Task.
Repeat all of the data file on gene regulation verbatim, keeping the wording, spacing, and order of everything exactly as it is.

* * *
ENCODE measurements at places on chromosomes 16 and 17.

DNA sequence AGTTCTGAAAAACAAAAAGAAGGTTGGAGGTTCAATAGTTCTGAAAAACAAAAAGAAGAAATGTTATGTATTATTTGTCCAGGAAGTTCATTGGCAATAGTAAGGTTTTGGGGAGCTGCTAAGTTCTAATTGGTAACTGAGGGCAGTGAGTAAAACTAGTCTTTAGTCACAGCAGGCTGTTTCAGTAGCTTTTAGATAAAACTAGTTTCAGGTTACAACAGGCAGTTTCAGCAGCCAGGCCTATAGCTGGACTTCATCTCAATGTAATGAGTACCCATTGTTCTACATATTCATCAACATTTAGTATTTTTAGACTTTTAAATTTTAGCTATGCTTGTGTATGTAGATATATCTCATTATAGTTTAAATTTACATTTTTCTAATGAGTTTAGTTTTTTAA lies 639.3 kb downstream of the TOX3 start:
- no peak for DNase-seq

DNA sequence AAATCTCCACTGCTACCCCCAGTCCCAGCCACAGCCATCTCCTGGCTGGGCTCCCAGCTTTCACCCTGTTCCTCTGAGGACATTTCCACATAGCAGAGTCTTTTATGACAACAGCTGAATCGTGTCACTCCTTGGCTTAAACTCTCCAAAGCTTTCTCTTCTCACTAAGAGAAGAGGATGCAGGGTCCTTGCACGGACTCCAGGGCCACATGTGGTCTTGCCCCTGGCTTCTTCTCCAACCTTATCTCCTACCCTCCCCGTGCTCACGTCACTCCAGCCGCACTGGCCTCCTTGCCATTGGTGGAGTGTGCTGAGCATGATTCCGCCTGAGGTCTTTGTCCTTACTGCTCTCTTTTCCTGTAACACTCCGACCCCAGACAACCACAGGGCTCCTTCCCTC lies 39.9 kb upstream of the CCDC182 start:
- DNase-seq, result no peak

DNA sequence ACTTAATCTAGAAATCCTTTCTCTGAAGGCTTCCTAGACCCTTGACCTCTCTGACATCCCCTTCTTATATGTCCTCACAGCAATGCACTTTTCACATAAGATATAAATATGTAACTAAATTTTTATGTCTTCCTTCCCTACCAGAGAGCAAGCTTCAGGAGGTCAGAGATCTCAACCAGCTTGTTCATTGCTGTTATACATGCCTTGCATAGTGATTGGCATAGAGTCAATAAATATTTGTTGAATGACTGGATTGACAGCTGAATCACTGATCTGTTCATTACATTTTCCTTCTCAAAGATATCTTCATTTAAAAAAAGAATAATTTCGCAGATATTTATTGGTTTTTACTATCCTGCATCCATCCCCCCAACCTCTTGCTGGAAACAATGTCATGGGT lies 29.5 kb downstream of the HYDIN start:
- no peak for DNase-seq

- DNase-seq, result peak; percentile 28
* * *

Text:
ENCODE measurements at places on chromosomes 16 and 17.

DNA sequence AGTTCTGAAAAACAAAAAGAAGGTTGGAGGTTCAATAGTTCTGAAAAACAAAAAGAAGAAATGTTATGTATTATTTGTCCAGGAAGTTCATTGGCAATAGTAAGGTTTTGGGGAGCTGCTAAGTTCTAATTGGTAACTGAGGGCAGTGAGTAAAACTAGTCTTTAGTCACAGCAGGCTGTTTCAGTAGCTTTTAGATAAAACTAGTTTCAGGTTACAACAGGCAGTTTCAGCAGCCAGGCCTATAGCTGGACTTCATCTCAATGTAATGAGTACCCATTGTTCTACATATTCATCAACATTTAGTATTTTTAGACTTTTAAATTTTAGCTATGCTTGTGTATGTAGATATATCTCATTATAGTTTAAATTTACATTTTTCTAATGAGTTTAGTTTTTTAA lies 639.3 kb downstream of the TOX3 start:
- no peak for DNase-seq

DNA sequence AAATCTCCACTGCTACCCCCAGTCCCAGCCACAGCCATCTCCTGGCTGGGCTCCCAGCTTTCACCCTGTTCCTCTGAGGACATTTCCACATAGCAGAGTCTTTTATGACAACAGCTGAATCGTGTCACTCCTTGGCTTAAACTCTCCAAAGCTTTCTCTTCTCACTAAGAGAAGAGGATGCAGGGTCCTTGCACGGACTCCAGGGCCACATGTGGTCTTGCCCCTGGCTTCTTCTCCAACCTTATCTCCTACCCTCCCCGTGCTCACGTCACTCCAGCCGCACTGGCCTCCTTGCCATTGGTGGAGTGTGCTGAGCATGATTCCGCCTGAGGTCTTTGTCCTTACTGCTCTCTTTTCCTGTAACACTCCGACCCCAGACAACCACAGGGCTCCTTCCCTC lies 39.9 kb upstream of the CCDC182 start:
- DNase-seq, result no peak

DNA sequence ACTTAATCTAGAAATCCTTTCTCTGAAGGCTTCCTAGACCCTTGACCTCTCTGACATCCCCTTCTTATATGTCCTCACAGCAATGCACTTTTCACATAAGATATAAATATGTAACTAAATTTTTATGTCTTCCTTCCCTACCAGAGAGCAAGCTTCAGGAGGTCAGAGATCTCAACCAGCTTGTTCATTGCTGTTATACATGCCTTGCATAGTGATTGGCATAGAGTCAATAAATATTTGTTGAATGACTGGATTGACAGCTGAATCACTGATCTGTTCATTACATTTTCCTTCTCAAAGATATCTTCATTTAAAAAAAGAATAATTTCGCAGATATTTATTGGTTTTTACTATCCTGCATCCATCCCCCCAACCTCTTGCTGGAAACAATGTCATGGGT lies 29.5 kb downstream of the HYDIN start:
- no peak for DNase-seq

- DNase-seq, result peak; percentile 28